Danielle is considered a commoner, though, and Henry is expected to marry a Spanish princess in order to cement an alliance. So their pairing could never work. Unless, of course, Danielle were to disguise herself as a noblewoman and Henry risk the ire of his monarch father by refusing the arranged marriage andâ€¦ well, letâ€™s just say it all concludes at a lavish palace ball and involves a pair of glass slippers.
How could a common site like Movie Smackdown possibly choose between two members of high royalty like these princesses? Both movies are solid pieces of entertainment, although they work their fairy dust in different ways. Mirror Mirror has gotten rocked in early reviews for unevenness, and there is some of that, yet it manages to keep its charm working throughout with sustained humor. Itâ€™s quite a funny movie, and its principal actors are well cast. Director Tarsem Singh, who got his start in music video and went on to helm such visual standouts as Immortals and The Fall (maybe thatâ€™s where the â€œunevenâ€ rap comes from) also knows how to get the most out of the good comedic timing of his players. Roberts obviously had a lot of fun playing the nasty queen and it shows; sheâ€™s all haughtiness and insolence but canâ€™t hide her little-girl eagerness whenever the handsome prince is around. )Â The script by Melissa Wallack and Jason Keller also creates the opportunity for some fine comic performances helped by old pros such as Nathan Lane (as the Queenâ€™s long-suffering chief advisor) and young bucks like Hammer, doing an effective turn as the often-befuddled prince.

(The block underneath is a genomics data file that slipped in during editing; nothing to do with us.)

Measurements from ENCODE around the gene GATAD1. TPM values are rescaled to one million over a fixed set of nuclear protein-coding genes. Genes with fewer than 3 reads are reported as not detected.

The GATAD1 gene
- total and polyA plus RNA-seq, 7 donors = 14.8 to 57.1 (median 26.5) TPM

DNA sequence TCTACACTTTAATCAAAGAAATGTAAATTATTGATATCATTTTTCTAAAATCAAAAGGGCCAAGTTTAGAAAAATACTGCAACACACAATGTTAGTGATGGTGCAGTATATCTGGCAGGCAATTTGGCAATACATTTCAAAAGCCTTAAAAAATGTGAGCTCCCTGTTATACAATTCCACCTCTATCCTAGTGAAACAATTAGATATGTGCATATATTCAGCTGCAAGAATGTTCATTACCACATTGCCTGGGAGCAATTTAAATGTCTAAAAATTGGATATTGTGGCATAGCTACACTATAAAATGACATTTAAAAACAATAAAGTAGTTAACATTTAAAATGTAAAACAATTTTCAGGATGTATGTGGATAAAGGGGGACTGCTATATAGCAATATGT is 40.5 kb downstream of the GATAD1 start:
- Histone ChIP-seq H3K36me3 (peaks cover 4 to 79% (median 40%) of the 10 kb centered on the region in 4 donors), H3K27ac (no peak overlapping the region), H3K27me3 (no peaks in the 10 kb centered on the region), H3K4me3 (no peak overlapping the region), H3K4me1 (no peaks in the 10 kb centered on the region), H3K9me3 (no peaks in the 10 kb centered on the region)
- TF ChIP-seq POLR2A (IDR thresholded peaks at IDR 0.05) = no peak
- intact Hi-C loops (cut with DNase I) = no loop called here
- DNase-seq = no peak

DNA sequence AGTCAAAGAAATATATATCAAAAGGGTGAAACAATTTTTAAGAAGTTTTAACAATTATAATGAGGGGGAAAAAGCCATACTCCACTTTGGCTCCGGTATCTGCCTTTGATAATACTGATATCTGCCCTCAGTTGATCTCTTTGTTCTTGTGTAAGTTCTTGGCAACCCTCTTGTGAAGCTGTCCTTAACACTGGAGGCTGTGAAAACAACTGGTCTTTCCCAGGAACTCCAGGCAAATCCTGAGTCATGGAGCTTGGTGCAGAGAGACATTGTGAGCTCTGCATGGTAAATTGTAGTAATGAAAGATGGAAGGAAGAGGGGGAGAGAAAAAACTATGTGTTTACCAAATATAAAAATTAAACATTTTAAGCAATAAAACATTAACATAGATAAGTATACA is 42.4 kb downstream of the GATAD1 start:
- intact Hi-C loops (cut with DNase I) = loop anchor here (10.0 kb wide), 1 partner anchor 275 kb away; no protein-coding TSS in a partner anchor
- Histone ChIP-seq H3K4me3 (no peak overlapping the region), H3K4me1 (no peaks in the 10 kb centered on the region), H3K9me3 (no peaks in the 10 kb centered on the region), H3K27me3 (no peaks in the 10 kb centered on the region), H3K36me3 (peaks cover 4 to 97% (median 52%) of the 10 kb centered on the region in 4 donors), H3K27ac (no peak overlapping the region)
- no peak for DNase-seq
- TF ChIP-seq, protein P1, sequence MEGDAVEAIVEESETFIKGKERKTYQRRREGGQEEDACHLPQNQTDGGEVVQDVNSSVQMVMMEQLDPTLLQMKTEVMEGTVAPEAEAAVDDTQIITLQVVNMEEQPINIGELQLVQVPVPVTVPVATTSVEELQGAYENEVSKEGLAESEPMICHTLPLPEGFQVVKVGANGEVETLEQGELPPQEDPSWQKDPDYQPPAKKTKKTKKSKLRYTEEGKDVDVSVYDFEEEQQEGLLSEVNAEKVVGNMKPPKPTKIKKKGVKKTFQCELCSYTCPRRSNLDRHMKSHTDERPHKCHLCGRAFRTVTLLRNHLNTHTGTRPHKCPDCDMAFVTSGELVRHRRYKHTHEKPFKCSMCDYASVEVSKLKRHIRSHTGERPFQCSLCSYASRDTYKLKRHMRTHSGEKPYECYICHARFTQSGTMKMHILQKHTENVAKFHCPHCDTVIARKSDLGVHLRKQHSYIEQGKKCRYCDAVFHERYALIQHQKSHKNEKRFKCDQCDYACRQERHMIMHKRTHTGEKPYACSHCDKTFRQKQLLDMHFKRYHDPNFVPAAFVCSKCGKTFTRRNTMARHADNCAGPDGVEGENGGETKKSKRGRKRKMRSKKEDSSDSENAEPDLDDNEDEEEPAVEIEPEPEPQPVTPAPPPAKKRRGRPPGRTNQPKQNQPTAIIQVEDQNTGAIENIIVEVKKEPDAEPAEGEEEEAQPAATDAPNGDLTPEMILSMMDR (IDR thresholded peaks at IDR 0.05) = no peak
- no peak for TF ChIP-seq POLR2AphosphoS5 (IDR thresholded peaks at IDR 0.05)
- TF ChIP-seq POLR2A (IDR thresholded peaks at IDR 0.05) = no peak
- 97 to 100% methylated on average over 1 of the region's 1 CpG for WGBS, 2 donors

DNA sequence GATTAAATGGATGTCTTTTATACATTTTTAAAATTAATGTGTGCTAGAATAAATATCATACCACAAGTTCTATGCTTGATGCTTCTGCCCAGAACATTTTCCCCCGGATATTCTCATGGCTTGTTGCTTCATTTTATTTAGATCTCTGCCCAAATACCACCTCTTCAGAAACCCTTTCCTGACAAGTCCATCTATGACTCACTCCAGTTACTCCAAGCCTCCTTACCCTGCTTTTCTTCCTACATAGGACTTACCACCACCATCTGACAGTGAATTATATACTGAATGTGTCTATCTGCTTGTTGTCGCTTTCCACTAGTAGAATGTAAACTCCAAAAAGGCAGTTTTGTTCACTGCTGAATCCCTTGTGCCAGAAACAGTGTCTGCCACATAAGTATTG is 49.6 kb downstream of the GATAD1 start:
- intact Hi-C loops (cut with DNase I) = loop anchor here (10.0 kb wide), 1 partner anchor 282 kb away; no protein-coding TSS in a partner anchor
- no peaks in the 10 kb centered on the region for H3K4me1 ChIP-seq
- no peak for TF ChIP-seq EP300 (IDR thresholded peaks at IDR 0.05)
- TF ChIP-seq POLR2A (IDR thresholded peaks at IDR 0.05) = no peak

Ever After follows a more classic line, tamping the laughs down in order to concentrate on a more intricate, subplot-laced story, and on the arc of its main character. Barrymoreâ€™s a gifted actress and although Cinder-, uh, Danielle is easy to root for, she gives her a depth and inner life that makes her full and believable. Another big plus is the script, which makes the authentic-sounding period dialogue dance and flow beautifully. Credited scribes Susannah Grant, Rick Parks and director Andy Tennant, judiciously blend in some well placed humorous notes to help equalize the occasional moments of heaviness and drama.
The night grows long, mâ€™lady, and I do fear we tarryâ€¦ er, sorry, that fairy tale stuff is beginning to stick in our heads. Weâ€™ll shut the drawbridge on this review before the halls of Palace Smackdown start to echo with the phantom sound of royal bugles and flowery seventeenth century speech. Of these two major reworkings of fairy tale classics, Mirror Mirror has the edge in terms of approach. Itâ€™s a fast, light romp that doesnâ€™t stand on any of the plot points too long. Ever After feels a little over-crafted and long, as if the filmmakers couldnâ€™t bear to prune any of that juicy dialogue, the nest of subplots or the numerous depictions of romantic yearning between the leads. The movie is good, but fairy tales are at heart simple stories that work best when the pace is a little faster. Ere we take our leave, we doff the plumed hat and bow to the taker of the throne in this contest, Mirror Mirror.